Volume 30 - Winter 2019

Designing A Landscape To Live In

Notes from a Conversation with Peter Kreuk of Durante Kreuk Landscape Architecture


With any new landscaping project, I cast my mind back to the things I loved about the garden I grew up in.

We had a wonderful vegetable garden, and a great spot to sit and read a book under the shade of the trees. We had space for the BBQ and family gatherings, and for kids to play outdoors. There were display gardens, with roses and seasonal plants, and open lawn areas. Our swimming pool was probably the best part – it gets hot in Ontario! And, of course, space for the family pets.

With residential landscape architecture, we want to create a sense of place, a sense of entry, and space to gather and meet. We set the tone with water features, colour, and quality materials to make coming home a welcoming and memorable experience.

Landscape creates the stage where people can interact outside of their homes.

We intentionally design spaces for people to meet and get to know their neighbours – whether it’s a place to say hello at the lobby entry, shared dining spaces, seating areas, or social interaction spaces where our kids can play and connect.

For Pioneer, an upcoming townhouse community by Townline, we’re including a pathway system connecting into the elaborate trail system on Burke Mountain. It’s also designed to link the project and its residents together, bringing people to the clubhouse and pool that form the gathering point for the community, with an outdoor kitchen and lounge. At The Holland in Surrey City Centre, we designed a communal kids’ play area with open lawns, plus an outdoor fireside lounge. And at Hudson Place One in downtown Victoria, we created a fantastic off-leash dog run with play structures and fire hydrants! It’s shared between three buildings and offers a great way to meet all your neighbours – including those with four legs.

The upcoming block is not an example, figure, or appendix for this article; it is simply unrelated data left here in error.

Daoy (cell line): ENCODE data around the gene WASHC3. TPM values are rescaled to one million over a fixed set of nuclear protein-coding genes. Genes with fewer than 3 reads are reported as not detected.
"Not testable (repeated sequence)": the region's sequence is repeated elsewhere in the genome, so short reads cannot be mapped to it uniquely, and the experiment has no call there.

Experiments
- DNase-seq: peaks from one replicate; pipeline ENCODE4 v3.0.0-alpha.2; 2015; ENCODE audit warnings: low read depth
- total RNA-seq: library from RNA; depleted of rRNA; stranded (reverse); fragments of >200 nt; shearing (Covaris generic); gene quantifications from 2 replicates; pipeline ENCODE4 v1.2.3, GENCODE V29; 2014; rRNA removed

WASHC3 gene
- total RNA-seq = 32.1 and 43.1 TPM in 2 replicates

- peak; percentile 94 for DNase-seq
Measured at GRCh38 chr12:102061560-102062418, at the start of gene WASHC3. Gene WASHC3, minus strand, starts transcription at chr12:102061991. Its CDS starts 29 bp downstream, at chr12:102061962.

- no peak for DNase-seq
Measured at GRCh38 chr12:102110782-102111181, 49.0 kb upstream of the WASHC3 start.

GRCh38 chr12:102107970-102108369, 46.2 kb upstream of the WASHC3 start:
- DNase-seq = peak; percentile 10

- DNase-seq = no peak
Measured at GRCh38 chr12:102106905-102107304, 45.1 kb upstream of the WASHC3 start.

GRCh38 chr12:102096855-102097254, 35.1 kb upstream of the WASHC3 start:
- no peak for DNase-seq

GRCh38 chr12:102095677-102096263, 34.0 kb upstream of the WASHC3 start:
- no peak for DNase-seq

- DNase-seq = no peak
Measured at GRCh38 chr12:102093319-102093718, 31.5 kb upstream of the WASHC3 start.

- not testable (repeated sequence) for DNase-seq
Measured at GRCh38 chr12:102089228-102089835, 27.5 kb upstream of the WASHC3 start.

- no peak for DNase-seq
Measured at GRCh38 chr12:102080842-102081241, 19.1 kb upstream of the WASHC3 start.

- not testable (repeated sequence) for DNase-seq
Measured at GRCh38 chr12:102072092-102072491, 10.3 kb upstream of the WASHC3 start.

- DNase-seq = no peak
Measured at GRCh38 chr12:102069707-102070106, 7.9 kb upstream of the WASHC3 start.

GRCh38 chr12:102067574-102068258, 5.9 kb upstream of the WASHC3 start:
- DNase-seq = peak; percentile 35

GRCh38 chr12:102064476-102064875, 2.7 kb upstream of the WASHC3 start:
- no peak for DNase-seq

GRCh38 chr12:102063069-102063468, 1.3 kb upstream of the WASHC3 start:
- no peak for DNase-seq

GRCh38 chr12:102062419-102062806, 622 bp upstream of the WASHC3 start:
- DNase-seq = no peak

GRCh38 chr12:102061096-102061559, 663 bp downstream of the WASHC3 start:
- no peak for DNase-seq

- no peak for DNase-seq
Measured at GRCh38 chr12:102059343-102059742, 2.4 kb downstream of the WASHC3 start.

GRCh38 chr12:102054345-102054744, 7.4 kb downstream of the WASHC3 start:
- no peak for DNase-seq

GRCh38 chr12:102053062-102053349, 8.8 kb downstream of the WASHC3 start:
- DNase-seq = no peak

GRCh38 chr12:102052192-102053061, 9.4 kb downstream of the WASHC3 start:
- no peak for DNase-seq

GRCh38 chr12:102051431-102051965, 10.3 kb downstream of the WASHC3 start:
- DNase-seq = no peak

In high-rise projects, supporting that sense of community is even more important.

Outdoor spaces need to be more generous and varied, and need to connect to indoor amenities. We need to create spaces that appeal to different ages and interests, and allow for multiple uses.

We ensure residents stay connected to nature by planting visually appealing gardens wherever feasible. From ground-
level entry to patios, rooftops and amenity spaces, we incorporate greenery into as many areas as reasonable. Creating opportunities for gardening can also be a great way to help people living in urban spaces connect to their environment.

We plant for biodiversity, sustainability, water conservation, and wildlife habitat, and look for ways to reuse water for irrigation. We take care to include a wide variety of plants, including edible plants, drought-tolerant plants and pollinators. It’s also very important to ensure adequate soil volumes to maximize growth potential.

Good landscape architecture ultimately comes down to the end user.

We look at what the site is telling us, and consider the characteristics of the neighbourhood. Then, we create outdoor spaces that act as meaningful extensions of the home, adding interest and variety to each day; and creating interaction, familiarity, and community.   

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